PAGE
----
Major General Abu Bakr Abdul Karim, assistant interior minister for public relations and media, has stated that the Ministry of Interior is preparing training courses for police superintendents in order to increase their capabilities and experience.[10] This measure reflects an understanding of the problem and a realization that the legal amendment is not the sole solution.


The Egyptian Initiative for Personal Rights has also indicated, in a statement issued on March 12, 2016, that the amendments lack implementation mechanisms as they stipulated no oversight mechanisms and created no new means of enacting accountability. The organization presented a number of suggestions for preventing abuses, such as restricting the use of weapons to specific cases, seriously investigating complaints pertaining to torture, having the Public Prosecution Office perform its role in inspecting detention centres, and establishing an independent committee to investigate all cases of death and serious injury at the hands of policemen.


This article is an edited translation from Arabic.




[1] See the official website of the Egyptian Medical Syndicate.

[2] The news was published in various Egyptian newspapers on April 19, 2016. See, for example,“Eyewitnesses: Policeman Shoots Citizen in Al Rehab”, published on Al-Masry Al-Youm’s website.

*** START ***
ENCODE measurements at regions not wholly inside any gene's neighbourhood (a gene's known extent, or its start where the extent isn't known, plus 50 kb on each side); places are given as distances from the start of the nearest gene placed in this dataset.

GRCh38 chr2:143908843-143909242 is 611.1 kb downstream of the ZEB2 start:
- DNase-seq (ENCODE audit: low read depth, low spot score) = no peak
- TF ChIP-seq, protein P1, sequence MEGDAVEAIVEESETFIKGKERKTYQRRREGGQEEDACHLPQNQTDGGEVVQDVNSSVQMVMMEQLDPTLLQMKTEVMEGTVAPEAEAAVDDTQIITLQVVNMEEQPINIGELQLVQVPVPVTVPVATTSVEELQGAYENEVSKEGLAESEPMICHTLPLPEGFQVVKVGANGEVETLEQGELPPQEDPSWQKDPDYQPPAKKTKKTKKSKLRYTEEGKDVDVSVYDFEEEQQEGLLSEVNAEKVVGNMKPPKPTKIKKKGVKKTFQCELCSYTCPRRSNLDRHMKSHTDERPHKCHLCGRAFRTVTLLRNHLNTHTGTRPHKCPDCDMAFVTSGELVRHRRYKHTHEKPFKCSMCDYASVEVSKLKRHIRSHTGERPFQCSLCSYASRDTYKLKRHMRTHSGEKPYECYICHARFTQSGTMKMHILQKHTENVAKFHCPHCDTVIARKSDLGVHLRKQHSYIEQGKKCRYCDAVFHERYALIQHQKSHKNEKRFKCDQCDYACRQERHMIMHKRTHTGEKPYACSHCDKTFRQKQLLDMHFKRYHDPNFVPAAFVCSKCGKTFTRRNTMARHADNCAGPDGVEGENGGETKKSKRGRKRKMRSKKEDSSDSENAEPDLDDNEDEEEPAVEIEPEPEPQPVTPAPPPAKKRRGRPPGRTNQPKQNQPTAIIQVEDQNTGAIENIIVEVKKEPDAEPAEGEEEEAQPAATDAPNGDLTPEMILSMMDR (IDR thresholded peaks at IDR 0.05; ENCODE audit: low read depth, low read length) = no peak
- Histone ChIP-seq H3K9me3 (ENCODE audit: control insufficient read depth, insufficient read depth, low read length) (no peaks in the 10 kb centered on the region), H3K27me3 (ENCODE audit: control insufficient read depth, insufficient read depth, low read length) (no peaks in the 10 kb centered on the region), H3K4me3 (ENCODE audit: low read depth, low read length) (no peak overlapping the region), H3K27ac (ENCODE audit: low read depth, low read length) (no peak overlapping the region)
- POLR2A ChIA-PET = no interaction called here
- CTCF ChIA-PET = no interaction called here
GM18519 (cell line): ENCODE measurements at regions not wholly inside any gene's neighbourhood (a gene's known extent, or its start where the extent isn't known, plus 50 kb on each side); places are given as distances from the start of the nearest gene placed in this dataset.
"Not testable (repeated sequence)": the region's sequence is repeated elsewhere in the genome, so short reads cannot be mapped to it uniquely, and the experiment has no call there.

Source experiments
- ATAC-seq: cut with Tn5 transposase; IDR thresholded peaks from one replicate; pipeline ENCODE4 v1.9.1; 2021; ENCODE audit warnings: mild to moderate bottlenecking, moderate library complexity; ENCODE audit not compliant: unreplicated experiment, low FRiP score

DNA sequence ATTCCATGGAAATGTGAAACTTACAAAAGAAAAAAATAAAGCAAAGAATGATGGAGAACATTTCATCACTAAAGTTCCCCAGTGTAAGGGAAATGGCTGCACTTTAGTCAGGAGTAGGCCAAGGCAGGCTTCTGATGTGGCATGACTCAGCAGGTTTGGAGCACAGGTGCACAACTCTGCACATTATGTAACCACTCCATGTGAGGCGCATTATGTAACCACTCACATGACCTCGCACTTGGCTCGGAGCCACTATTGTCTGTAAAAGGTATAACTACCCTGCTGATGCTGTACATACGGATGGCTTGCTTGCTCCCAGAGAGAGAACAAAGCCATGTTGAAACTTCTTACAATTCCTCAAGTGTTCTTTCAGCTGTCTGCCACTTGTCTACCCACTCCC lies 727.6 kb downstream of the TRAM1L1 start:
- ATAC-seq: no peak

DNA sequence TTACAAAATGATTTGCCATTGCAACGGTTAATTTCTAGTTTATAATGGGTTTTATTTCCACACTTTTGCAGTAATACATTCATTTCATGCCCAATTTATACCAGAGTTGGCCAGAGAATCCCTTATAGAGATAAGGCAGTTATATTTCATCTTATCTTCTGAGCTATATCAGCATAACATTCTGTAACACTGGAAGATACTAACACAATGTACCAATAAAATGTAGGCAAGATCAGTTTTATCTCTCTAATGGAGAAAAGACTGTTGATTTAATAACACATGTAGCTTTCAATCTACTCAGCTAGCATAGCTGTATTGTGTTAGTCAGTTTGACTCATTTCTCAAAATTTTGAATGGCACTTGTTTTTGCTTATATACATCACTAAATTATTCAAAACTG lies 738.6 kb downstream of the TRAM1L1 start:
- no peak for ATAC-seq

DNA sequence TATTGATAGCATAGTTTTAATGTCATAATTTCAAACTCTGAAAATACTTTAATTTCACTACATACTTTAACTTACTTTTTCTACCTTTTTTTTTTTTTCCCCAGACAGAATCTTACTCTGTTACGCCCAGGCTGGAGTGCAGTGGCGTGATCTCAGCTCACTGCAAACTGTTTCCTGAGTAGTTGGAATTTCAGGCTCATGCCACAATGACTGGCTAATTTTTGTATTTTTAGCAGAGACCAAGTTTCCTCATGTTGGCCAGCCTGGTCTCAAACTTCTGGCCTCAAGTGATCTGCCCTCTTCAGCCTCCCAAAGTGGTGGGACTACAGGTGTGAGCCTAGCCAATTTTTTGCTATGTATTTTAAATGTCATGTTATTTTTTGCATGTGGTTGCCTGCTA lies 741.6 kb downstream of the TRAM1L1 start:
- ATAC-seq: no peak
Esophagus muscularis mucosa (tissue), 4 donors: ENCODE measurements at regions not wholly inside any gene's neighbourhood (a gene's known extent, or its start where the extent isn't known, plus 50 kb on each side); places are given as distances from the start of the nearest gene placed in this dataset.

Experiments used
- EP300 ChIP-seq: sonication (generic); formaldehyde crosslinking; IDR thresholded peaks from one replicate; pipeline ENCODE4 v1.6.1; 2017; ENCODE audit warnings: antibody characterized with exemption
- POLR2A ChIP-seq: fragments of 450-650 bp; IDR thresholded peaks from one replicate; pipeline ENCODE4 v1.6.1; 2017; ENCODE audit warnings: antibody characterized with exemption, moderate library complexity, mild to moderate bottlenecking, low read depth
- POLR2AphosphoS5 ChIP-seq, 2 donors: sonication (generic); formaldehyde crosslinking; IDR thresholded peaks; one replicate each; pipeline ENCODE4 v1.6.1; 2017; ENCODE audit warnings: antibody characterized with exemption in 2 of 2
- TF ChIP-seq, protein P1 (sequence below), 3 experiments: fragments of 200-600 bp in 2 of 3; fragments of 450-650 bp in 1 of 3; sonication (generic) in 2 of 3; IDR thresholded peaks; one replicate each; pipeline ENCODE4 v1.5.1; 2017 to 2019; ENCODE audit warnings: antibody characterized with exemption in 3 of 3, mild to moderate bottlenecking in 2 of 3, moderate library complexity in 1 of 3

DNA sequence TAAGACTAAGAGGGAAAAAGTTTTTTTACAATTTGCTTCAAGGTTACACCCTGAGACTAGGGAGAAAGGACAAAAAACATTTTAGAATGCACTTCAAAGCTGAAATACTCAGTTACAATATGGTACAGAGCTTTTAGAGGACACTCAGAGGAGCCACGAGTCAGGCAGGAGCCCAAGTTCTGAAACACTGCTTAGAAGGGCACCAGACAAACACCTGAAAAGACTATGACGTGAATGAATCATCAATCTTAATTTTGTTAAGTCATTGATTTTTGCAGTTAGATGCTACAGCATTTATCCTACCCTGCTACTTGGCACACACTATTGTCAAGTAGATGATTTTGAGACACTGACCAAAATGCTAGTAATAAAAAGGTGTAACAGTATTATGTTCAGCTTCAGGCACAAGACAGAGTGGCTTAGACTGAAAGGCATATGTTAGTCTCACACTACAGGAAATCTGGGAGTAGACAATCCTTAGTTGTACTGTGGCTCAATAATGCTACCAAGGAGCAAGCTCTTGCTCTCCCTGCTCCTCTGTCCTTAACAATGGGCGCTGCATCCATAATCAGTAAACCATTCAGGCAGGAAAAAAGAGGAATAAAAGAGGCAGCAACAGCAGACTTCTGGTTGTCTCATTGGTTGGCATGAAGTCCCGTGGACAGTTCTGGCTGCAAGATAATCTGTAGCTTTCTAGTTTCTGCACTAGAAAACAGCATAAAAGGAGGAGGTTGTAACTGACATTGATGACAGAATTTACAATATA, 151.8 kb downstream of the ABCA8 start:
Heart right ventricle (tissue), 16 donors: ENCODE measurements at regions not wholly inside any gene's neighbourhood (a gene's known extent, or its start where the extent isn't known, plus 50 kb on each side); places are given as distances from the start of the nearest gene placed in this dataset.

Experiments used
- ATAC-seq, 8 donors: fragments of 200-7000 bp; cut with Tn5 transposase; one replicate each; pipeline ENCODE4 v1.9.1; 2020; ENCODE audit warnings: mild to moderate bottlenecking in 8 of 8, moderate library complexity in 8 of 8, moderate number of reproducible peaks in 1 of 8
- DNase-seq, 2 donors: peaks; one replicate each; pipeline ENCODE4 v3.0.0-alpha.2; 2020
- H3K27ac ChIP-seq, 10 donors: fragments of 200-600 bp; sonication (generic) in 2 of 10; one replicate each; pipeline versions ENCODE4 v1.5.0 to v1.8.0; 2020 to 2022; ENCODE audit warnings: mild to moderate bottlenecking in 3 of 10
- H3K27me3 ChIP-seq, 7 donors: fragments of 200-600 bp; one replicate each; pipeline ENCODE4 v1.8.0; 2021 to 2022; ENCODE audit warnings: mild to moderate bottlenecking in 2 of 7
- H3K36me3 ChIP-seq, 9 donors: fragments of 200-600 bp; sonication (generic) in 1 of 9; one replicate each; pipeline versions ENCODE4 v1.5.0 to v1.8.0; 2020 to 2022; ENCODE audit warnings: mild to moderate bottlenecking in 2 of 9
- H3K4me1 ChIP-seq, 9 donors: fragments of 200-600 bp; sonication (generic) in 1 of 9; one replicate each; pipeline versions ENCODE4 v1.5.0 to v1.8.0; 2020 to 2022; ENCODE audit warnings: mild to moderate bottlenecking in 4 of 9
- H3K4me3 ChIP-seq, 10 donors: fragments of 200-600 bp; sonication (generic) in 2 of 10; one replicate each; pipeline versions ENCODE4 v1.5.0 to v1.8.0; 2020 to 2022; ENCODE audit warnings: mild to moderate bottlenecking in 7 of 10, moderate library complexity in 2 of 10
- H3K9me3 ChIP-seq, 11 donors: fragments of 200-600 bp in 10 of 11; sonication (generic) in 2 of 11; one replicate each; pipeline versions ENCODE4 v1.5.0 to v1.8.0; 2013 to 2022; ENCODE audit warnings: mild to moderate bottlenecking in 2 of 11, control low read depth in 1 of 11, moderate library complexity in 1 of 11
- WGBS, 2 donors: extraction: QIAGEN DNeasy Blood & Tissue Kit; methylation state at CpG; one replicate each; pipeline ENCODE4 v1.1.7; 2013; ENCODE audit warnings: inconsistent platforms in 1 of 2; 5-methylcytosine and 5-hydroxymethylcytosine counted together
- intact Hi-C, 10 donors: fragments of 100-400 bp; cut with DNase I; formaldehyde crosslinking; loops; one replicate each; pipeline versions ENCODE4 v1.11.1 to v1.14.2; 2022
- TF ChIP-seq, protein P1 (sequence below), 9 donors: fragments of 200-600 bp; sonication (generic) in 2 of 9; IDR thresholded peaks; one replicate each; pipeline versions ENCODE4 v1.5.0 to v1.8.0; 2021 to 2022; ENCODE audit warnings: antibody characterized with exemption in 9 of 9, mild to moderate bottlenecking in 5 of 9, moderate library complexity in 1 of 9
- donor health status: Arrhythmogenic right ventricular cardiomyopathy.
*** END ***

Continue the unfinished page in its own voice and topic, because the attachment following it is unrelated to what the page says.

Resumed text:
[3] See: “el-Sisi Meets the Minister of Interior and His Assistants Orders that Wrongdoers Among the Police Be Held Accountable”, published on Youm7’s website, April 20, 2016.

[4] See: “New Decisions by el-Sisi to Curb Superintendent Abuses”, published on Dostor’s website, February 20, 2016.

[5] See Article 1 of the Police Authority Law.

[6] See: Mohamed Hamama’s, “A Confrontation Between the Interior Ministry and Angry Policemen”, published on the Mada Masr website, February 22, 2016 (published in English on February 24, 2016).

[7] The proposed amendments were published on Youm7’s website on March 12, 2016, under the title: “We Exclusively Publish the Complete Text of the Police Amendments Hours Before It Is Sent to the Deputies”.

[8] See: “Police Begin Reform Measures with Legislation to Improve Relations with Citizens”, published on Veto’s website, February 27, 2016.

[9] Ibid.

[10] See: “Assistant Interior Minister to Media: the ‘el-Tagamoa Incident’ Demeans Us, and the Punishment Will Be a Deterrence”, published on El Watan News website, April 20, 2016.